July 17, 1950 – Sgt. Charles Wayne Turberville of Finchburg, Ala. was born. A 1968 graduate of Monroe County High School, he joined the Marine Corps after high school, became a member of the prestigious Marine Security Guard Battalion and at the age of 21 he was killed while on duty at the American Embassy in Phnom Penhm, Cambodia during a Khmer Rouge terrorist attack on Sept. 26, 1971. He’s buried at Bryant Cemetery at Finchburg.
July 17, 1952 – Novelist Robert R. McCammon was born in Birmingham, Ala.
July 17, 1955 – The Disneyland theme park opened in Anaheim, Calif. More than 1 million people visited the park in its first seven weeks and by all accounts it was a disaster, women's heels sunk into the asphalt, rides broke down, and there was a gas leak.
July 17, 1961 – National Baseball Hall of Fame center fielder Ty Cobb passed away at the age of 74 in Atlanta, Ga. During his career, he played for the Detroit Tigers and Philadelphia Athletics and managed the Tigers from 1921 to 1926. He was inducted into the Hall of Fame in 1936.
July 17, 1965 - Alabama author James Saxon Childers died in Atlanta, Ga.
July 17, 1968 – A revolution occurred in Iraq when Abdul Rahman Arif was overthrown and the Ba'ath Party was installed as the governing power in Iraq with Ahmed Hassan al-Bakr as the new Iraqi President.
July 16, 1969 - Three men left Earth on a trip to the moon. A few days later, on July 20, two of them will walk on the lunar surface. It was a significant moment in space exploration. The NASA teams in Huntsville, Ala. contributed significantly to the mission. Saturn V rockets, developed at the George C. Marshall Space Flight Center, powered each of the 13 Apollo missions launched between 1967 and 1973. The astronauts who explored the moon in 1971 and 1972 used a lunar roving vehicle (LRV) designed at Marshall.
July 16, 1969 - General Earle Wheeler, chairman of the Joint Chiefs of Staff, conducted four days of conferences and inspections with U.S. commanders in South Vietnam. This was an effort to assess the progress of the South Vietnamese armed forces and to discuss future strategy. Upon his return to Washington, Wheeler reported to President Richard Nixon that the situation in South Vietnam was “good” and that the program to improve the South Vietnamese armed forces was on schedule.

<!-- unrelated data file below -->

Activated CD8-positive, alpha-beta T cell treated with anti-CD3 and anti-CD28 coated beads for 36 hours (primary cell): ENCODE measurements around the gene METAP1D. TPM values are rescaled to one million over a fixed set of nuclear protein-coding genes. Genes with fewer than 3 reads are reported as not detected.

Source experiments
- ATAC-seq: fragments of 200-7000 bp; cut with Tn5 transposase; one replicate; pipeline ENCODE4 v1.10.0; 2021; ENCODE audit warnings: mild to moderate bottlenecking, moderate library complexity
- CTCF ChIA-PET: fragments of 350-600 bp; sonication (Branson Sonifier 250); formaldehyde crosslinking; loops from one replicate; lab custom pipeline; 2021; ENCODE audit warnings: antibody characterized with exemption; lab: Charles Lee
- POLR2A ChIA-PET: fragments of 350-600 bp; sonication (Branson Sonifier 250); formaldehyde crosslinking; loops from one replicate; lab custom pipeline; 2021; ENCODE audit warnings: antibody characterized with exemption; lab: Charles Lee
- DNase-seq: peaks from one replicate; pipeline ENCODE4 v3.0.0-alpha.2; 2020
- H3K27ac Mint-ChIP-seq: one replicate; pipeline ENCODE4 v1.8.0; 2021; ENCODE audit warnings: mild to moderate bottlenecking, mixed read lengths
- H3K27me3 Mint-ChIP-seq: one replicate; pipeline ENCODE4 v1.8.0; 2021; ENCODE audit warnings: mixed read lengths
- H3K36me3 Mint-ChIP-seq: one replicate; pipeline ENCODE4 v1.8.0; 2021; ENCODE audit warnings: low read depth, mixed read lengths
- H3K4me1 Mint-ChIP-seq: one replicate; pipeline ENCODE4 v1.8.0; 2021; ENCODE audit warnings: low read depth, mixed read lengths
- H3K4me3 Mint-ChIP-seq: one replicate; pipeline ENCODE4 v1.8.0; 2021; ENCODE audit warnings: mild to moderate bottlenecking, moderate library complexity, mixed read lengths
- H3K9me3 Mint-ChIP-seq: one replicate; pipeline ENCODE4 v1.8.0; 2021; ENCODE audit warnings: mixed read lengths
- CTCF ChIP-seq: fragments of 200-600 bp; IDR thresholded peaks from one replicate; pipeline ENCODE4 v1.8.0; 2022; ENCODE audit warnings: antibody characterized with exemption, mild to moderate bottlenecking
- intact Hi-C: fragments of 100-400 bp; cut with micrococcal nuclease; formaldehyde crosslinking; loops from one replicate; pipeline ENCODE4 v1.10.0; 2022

July 17, 1971 – Army Spc. Allen Earl Noble of Thomasville, Ala. was killed in action in Vietnam.
July 17, 1972 - South Vietnamese paratroopers fought their way to within 200 yards of the Citadel in Quang Tri City, which was described by reporters who accompanied the troops as a city of rubble and ash. Citizens emerging from neighborhoods retaken by the paratroopers joined the refugees, who had been streaming south toward Hue on Route 1 to get out of the way of continued fighting in Quang Tri.
July 17, 1974 – National Baseball Hall of Fame pitcher Dizzy Dean passed away at the age of 64 in Reno, Nevada. During his career, he played for the St. Louis Cardinals, the Chicago Cubs and the St. Louis Browns. He was inducted into the Hall of Fame in 1953.
July 17, 1976 – Singer-songwriter and guitarist Luke Bryan was born in Leesburg, Ga.
July 17, 1984 – The national drinking age in the United States was changed from 18 to 21.
July 17, 2007 – Sylacauga, Ala. native and former Jefferson Davis Community College baseball player Ehren Wassermann was called up from the Triple-A Charlotte Knights to the Chicago White Sox for the injured Nick Masset. Wassermann would make his MLB debut three days later.
July 17, 2015 – At least 120 people were killed and 130 injured by a suicide bombing in Diyala Province, Iraq.
July 17, 2015 – NFL and college coach Bill Arnsparger died at the age of 88 in Athens, Ala. A native of Paris, Ky., he went on to serve as head coach for the New York Giants and LSU.